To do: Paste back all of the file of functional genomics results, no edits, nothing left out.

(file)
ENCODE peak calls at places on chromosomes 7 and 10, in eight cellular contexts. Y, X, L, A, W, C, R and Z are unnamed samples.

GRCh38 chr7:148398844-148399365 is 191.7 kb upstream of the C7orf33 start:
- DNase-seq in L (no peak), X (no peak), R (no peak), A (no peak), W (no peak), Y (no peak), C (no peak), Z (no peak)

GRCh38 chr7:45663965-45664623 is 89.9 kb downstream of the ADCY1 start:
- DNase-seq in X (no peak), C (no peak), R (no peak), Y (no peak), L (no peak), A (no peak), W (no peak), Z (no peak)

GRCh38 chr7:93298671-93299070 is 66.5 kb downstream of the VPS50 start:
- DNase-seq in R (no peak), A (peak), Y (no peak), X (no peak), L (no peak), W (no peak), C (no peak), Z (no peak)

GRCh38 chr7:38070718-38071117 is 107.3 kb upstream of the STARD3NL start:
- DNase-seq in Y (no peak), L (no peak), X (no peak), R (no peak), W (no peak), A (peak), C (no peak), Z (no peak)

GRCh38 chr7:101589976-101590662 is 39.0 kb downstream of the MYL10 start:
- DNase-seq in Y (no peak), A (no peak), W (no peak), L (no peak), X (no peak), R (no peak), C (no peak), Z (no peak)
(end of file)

ENCODE peak calls at places on chromosomes 7 and 10, in eight cellular contexts. Y, X, L, A, W, C, R and Z are unnamed samples.

GRCh38 chr7:148398844-148399365 is 191.7 kb upstream of the C7orf33 start:
- DNase-seq in L (no peak), X (no peak), R (no peak), A (no peak), W (no peak), Y (no peak), C (no peak), Z (no peak)

GRCh38 chr7:45663965-45664623 is 89.9 kb downstream of the ADCY1 start:
- DNase-seq in X (no peak), C (no peak), R (no peak), Y (no peak), L (no peak), A (no peak), W (no peak), Z (no peak)

GRCh38 chr7:93298671-93299070 is 66.5 kb downstream of the VPS50 start:
- DNase-seq in R (no peak), A (peak), Y (no peak), X (no peak), L (no peak), W (no peak), C (no peak), Z (no peak)

GRCh38 chr7:38070718-38071117 is 107.3 kb upstream of the STARD3NL start:
- DNase-seq in Y (no peak), L (no peak), X (no peak), R (no peak), W (no peak), A (peak), C (no peak), Z (no peak)

GRCh38 chr7:101589976-101590662 is 39.0 kb downstream of the MYL10 start:
- DNase-seq in Y (no peak), A (no peak), W (no peak), L (no peak), X (no peak), R (no peak), C (no peak), Z (no peak)